Full-text · Article · Mar 2014 · Organic Geochemistry
[Show abstract][Hide abstract] ABSTRACT: Surface sediment samples from the Hudson Bay system were analysed in order to examine the role of key regulators of arctic marine productivity — light and nutrients as affected by freshwater stratification and sea-ice cover — on the spatial distribution and production of dinoflagellate cysts. Total cyst fluxes vary from 0.2 × 106 to 30.6 × 106 cysts m− 2 a− 1, with the highest values observed in eastern Hudson Bay. A total of 24 cyst taxa, representing 11 genera of five orders, were identified and distribution maps of the most common taxa have been produced. This is the first record of Echinidinium aculeatum, Echinidinium karaense, cf. Echinidinium delicatum, Islandinium brevispinosum, Selenopemphix quanta, cysts of Protoperidinium americanum, cysts of cf. Biecheleria sp. and Polarella glacialis in the Hudson Bay system. Dinoflagellate cyst assemblages show distinct spatial patterns revealing three compositional domains: eastern Hudson Bay, western-central Hudson Bay and Hudson Strait. The eastern domain is characterised by a dominance of autotrophic cysts of Pentapharsodinium dalei whereas the western-central domain is characterised by autotrophic Operculodinium centrocarpum with some contribution by heterotrophic Polykrikos sp. var. arctic morphotype and Polykrikos spp. Sites from Hudson Strait are distinguished by an overwhelming prevalence of heterotrophic Protoperidiniaceae cysts, mainly Islandinium minutum, and have the highest values of sedimentary biogenic silica, used as a proxy for diatom productivity.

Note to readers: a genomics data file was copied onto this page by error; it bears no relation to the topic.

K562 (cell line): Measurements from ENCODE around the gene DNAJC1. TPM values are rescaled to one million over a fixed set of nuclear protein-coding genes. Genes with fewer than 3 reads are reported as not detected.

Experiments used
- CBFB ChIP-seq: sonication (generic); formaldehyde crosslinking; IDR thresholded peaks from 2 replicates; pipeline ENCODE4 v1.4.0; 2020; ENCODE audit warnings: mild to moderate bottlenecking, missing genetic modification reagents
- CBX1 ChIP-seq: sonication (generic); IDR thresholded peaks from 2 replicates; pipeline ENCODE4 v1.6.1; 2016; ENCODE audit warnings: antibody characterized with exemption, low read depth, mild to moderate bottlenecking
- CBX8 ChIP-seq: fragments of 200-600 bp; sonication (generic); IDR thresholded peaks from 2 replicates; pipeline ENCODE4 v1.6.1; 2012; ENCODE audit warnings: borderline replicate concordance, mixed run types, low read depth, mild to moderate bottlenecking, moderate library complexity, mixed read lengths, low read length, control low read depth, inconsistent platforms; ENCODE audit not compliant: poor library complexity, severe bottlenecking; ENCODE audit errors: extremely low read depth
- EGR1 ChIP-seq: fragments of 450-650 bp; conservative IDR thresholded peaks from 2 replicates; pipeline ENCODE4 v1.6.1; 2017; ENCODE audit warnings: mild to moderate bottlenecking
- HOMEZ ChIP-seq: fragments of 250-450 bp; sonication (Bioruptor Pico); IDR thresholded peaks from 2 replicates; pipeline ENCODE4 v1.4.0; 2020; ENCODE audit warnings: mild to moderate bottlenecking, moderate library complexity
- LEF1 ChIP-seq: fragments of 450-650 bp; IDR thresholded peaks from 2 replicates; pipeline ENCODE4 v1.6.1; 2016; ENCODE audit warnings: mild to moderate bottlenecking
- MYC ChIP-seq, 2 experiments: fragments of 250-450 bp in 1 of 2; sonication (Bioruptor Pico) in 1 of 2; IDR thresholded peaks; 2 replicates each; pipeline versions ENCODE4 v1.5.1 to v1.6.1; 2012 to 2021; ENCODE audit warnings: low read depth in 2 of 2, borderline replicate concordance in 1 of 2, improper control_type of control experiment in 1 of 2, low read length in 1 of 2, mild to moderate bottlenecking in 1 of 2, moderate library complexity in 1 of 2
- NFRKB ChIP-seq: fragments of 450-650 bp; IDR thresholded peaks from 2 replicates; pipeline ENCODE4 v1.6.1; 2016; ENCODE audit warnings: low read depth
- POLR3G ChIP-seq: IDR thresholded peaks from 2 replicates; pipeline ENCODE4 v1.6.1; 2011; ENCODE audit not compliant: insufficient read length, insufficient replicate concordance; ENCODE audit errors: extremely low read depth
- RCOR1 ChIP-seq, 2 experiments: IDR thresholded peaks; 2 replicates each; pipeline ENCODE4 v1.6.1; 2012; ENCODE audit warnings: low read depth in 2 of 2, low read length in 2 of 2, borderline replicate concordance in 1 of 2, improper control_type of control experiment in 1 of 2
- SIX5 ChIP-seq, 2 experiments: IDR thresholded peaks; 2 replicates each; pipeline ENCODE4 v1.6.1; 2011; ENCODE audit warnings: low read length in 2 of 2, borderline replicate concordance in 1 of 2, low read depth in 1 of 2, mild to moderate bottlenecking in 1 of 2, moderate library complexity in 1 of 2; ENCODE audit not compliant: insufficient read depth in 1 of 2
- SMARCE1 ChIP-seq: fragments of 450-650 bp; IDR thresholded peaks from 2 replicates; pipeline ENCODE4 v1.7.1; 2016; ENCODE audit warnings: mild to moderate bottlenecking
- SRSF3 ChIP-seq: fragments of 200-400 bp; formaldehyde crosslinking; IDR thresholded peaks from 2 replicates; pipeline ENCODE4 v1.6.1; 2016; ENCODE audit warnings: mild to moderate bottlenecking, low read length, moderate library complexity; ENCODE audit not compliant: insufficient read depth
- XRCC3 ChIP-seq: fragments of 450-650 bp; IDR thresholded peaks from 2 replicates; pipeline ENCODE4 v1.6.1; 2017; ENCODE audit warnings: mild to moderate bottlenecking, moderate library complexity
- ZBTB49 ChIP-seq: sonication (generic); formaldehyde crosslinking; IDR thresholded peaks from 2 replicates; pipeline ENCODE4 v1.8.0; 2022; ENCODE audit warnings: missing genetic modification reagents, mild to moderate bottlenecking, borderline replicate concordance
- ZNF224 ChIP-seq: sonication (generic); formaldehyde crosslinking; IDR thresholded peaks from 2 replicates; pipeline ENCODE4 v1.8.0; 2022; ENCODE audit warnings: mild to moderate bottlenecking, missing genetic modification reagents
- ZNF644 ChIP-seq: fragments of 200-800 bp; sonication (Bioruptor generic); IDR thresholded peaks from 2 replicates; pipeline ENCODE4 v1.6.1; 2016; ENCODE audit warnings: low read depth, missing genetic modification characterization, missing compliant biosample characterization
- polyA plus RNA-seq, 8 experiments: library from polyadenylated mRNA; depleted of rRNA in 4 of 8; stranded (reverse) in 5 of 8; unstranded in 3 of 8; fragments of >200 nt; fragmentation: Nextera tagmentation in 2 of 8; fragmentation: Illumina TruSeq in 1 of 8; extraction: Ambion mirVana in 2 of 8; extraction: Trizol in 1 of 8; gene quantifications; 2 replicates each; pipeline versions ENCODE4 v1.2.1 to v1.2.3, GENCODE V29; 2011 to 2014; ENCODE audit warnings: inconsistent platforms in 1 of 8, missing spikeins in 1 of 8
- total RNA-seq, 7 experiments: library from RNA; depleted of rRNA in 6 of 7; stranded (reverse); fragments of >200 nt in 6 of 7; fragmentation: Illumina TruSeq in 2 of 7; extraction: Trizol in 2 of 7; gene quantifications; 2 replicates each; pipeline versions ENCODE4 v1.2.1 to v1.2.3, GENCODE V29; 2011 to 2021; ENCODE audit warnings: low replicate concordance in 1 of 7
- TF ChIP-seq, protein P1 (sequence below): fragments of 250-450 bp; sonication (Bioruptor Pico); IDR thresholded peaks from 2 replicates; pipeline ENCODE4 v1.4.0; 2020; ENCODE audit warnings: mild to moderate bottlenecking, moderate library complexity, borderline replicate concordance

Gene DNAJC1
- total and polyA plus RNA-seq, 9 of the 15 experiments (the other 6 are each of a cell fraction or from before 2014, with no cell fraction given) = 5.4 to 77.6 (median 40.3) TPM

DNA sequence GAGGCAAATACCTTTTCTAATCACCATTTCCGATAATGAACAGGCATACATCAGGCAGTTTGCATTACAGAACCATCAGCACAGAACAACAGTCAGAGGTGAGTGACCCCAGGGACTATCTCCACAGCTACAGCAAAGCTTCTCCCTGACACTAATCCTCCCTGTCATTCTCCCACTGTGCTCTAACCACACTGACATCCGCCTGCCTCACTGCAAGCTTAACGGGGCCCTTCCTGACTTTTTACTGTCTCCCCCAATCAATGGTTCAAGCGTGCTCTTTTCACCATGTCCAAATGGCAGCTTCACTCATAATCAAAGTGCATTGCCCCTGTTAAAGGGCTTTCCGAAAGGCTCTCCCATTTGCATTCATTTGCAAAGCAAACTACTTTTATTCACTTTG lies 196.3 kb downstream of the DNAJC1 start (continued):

Full-text · Article · Jan 2014 · Marine Micropaleontology
[Show abstract][Hide abstract] ABSTRACT: Elimination of persistent organic pollutants (POPs) under national and international regulations reduces "primary" emissions, but "secondary" emissions continue from residues deposited in soil, water, ice and vegetation during former years of usage. In a future, secondary source controlled world, POPs will follow the carbon cycle and biogeochemical processes will determine their transport, accumulation and fate. Climate change is likely to affect mobilisation of POPs through e.g., increased temperature, altered precipitation and wind patterns, flooding, loss of ice cover in polar regions, melting glaciers, and changes in soil and water microbiology which affect degradation and transformation. Chiral compounds offer advantages for following transport and fate pathways because of their ability to distinguish racemic (newly released or protected from microbial attack) and nonracemic (microbially degraded) sources. This paper discusses the rationale for this approach and suggests applications where chiral POPs could aid investigation of climate-mediated exchange and degradation processes. Multiyear measurements of two chiral POPs, trans-chlordane and α-HCH, at a Canadian Arctic air monitoring station show enantiomer compositions which cycle seasonally, suggesting varying source contributions which may be under climatic control. Large-scale shifts in the enantioselective metabolism of chiral POPs in soil and water might influence the enantiomer composition of atmospheric residues, and it would be advantageous to include enantiospecific analysis in POPs monitoring programs.